Instant Recognition

Actuate's Spreadsheet Designer makes the most of a familiar paradigm.

InformationWeek Staff, Contributor

February 20, 2004

3 Min Read

Get the Picture

You always have complete control over the format of your reports — the layout and style options just provide a starting point for your own unique design. You can format individual cells or selections and add grouping, outlining, and the like to your report to help categorize and arrange your data.

Once you have created a basic report you can then add additional components, such as charts and graphs. Several different chart and graph formats are available, with support for the most popular business formats (line, bar, and pie), and the available options give you almost complete control over the chart or graph's appearance. (See Figure 2.) An added bonus is that when you save your report to Excel format, these charting options and the underlying data can be modified within Excel itself. Other BI vendors offer export to Excel, but generally export the graphs as static images.

Another standout area within the product is the formula language — which, again, closely resembles the formula language that Excel uses. Excel "power users" should have no problems using their existing formula skills within e.Spreadsheet Designer. You can create formulas for a wide range of uses, from simple calculations to complex branching and control. The error messages for incorrect formulas or logic are similar to the error messages you might find within Excel, but the Help file provides only basic coverage of formulas so you'll need to have some experience with Excel to make the most of this feature.

And once you have finished creating your report, you can distribute it by publishing it to Actuate's iServer using a simple process. The iServer is a separate server product from Actuate that provides a robust processing and distribution back end for reports created with e.Spreadsheet Designer and can be used to deploy reports on the Web in a variety of formats.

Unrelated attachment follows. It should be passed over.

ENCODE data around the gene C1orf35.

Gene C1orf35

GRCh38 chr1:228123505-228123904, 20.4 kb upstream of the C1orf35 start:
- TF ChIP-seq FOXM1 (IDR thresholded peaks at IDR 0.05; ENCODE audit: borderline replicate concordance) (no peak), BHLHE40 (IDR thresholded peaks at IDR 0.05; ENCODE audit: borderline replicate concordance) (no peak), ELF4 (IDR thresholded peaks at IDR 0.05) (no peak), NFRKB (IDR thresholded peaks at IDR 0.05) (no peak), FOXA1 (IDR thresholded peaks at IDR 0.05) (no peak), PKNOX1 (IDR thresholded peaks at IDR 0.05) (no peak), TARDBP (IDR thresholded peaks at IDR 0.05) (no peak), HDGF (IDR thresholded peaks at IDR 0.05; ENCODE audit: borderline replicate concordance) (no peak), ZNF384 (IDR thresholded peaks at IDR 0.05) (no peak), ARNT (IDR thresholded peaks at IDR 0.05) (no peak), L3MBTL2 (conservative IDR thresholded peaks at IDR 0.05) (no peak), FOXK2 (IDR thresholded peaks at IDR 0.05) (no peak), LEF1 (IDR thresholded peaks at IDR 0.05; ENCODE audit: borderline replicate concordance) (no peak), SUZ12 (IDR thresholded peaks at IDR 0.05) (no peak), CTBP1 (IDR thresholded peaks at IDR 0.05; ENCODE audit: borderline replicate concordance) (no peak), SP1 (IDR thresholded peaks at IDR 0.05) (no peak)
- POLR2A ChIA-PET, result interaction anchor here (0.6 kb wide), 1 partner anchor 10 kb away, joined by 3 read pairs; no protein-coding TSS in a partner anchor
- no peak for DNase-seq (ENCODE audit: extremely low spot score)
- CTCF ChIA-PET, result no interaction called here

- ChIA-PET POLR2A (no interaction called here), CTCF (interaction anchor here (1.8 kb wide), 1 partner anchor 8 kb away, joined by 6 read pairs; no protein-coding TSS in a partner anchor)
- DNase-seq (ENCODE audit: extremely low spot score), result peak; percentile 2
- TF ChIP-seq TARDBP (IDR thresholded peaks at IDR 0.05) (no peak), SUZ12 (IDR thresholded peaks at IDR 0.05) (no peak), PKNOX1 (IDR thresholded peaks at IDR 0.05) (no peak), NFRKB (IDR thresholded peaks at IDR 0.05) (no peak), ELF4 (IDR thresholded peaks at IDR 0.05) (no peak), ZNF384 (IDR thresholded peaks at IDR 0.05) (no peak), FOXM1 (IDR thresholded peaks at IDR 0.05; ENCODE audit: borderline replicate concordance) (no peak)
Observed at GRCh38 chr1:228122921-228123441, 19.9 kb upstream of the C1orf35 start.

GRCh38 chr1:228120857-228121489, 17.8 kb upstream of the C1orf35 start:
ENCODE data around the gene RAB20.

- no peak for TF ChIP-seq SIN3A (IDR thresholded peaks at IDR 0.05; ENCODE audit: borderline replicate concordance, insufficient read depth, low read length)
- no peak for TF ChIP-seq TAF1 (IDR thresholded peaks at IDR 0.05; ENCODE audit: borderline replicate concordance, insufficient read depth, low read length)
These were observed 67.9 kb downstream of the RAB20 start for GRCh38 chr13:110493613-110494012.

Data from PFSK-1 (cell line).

Overall, e.Spreadsheet Designer has a number of features that make it a serious contender for organizations that currently rely on Excel for their reporting needs. Excel power users should easily transition to creating reports with e.Spreadsheet Designer with little or no formal training. The only possible detriment to implementing the product is the requirement to access data through JDBC instead of ODBC or native drivers.

With that said, third-party database drivers are available if your current application or database vendor doesn't provide a JDBC driver. It could be worth buying an additional driver for the cost savings that e.Spreadsheet Designer provides to Excel-centric organizations looking to move to a proper BI solution.

Figure 2 e.Spreadsheet Designer includes a number of charting and graphing types.

David McAmis [[email protected]] is an IT consultant, journalist, author, broadcaster, and expert in business intelligence who lives and works in Sydney, Australia.

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